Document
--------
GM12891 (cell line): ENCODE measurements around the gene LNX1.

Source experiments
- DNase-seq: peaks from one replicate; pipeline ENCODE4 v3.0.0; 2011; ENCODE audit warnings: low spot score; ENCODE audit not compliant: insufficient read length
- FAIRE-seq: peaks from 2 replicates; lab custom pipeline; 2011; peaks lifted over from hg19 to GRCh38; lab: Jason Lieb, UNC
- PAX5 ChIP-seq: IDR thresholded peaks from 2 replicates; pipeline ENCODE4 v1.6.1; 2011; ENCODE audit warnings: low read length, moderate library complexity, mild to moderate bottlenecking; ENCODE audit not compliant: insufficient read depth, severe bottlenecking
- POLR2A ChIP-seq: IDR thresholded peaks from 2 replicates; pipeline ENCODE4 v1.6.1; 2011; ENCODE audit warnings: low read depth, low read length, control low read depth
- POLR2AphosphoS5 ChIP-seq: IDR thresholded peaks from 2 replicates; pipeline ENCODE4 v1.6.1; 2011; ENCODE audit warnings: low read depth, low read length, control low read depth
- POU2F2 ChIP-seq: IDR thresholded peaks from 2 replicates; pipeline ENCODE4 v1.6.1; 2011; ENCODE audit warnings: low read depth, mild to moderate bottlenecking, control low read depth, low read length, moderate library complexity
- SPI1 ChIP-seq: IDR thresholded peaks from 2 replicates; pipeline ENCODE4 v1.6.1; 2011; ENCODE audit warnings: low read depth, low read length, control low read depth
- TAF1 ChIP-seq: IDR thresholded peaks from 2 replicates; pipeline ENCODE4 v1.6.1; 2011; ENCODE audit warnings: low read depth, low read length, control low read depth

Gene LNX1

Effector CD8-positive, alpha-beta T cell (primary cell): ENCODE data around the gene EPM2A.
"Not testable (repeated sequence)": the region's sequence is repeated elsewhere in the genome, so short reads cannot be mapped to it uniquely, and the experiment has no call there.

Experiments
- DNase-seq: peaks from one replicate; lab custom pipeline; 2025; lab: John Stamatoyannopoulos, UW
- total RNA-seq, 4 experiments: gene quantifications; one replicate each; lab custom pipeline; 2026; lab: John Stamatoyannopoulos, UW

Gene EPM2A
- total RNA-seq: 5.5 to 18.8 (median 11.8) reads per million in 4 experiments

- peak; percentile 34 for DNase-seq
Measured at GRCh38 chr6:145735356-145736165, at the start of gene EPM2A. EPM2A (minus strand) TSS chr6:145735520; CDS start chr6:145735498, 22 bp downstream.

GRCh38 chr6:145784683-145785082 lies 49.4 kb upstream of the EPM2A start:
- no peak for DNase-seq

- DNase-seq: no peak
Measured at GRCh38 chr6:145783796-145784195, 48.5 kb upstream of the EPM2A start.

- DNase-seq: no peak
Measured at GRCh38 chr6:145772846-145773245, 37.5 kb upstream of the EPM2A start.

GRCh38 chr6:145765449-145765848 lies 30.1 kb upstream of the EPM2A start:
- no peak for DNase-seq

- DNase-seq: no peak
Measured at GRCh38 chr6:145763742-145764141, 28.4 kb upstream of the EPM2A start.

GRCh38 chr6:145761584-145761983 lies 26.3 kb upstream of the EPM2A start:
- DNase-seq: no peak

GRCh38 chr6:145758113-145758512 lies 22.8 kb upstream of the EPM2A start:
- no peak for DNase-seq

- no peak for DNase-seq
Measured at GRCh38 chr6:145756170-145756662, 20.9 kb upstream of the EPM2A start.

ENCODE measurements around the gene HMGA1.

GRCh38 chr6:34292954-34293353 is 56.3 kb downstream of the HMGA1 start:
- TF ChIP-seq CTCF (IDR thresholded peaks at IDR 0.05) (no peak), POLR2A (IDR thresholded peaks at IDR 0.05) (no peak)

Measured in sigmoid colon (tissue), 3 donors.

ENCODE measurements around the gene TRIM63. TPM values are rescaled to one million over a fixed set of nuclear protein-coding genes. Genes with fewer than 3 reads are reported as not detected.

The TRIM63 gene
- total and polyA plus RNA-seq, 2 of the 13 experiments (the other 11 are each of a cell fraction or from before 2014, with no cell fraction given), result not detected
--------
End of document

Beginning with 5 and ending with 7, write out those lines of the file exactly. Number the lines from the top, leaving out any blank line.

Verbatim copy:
- PAX5 ChIP-seq: IDR thresholded peaks from 2 replicates; pipeline ENCODE4 v1.6.1; 2011; ENCODE audit warnings: low read length, moderate library complexity, mild to moderate bottlenecking; ENCODE audit not compliant: insufficient read depth, severe bottlenecking
- POLR2A ChIP-seq: IDR thresholded peaks from 2 replicates; pipeline ENCODE4 v1.6.1; 2011; ENCODE audit warnings: low read depth, low read length, control low read depth
- POLR2AphosphoS5 ChIP-seq: IDR thresholded peaks from 2 replicates; pipeline ENCODE4 v1.6.1; 2011; ENCODE audit warnings: low read depth, low read length, control low read depth